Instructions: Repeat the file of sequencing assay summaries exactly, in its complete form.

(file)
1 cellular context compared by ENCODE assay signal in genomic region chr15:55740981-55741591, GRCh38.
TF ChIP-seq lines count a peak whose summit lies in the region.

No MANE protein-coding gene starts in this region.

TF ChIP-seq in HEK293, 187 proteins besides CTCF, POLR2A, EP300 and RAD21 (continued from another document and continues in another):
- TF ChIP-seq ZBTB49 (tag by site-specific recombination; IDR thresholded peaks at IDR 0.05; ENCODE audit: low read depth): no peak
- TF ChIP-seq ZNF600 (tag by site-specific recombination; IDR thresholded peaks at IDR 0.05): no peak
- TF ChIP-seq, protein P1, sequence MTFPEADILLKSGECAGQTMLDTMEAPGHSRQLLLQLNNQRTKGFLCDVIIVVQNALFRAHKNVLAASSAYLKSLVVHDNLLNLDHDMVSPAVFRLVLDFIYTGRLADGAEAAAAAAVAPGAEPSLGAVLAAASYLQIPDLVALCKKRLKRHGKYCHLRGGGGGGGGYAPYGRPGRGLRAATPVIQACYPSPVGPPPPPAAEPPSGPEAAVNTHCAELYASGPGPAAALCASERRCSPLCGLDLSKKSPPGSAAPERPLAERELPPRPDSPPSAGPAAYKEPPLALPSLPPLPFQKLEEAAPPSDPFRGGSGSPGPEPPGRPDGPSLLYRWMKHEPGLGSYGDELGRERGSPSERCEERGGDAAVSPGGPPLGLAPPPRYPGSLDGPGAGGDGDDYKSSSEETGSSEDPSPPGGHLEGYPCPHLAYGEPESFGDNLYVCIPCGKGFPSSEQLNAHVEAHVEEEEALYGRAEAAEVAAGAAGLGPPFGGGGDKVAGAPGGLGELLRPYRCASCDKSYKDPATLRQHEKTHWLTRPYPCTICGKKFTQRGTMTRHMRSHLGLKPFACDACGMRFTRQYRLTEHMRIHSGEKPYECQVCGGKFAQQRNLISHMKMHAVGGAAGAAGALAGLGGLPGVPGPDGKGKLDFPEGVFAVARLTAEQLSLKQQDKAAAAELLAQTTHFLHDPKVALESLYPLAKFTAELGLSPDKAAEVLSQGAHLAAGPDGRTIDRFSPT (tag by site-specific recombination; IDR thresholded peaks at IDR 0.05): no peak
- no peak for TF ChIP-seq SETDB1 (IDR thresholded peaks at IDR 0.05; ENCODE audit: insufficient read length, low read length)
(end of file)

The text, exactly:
1 cellular context compared by ENCODE assay signal in genomic region chr15:55740981-55741591, GRCh38.
TF ChIP-seq lines count a peak whose summit lies in the region.

No MANE protein-coding gene starts in this region.

TF ChIP-seq in HEK293, 187 proteins besides CTCF, POLR2A, EP300 and RAD21 (continued from another document and continues in another):
- TF ChIP-seq ZBTB49 (tag by site-specific recombination; IDR thresholded peaks at IDR 0.05; ENCODE audit: low read depth): no peak
- TF ChIP-seq ZNF600 (tag by site-specific recombination; IDR thresholded peaks at IDR 0.05): no peak
- TF ChIP-seq, protein P1, sequence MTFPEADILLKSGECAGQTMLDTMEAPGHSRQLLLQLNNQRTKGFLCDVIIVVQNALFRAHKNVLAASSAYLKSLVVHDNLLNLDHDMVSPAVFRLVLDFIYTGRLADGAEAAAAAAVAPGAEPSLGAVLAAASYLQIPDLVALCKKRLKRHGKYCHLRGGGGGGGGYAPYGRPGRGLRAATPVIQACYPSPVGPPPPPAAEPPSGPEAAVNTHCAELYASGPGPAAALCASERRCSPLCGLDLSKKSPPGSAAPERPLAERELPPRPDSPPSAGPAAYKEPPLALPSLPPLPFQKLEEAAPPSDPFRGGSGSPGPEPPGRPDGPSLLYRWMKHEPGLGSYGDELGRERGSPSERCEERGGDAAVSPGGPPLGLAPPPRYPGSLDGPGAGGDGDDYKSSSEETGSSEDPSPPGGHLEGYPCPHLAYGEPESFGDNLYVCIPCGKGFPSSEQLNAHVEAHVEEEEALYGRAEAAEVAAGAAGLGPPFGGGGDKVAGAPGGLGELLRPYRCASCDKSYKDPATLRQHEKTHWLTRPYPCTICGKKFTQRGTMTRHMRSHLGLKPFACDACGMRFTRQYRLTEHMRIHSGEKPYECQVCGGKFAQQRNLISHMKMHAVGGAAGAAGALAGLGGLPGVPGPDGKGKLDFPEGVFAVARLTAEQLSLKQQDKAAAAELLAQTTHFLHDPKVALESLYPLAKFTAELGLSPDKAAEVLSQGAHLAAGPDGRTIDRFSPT (tag by site-specific recombination; IDR thresholded peaks at IDR 0.05): no peak
- no peak for TF ChIP-seq SETDB1 (IDR thresholded peaks at IDR 0.05; ENCODE audit: insufficient read length, low read length)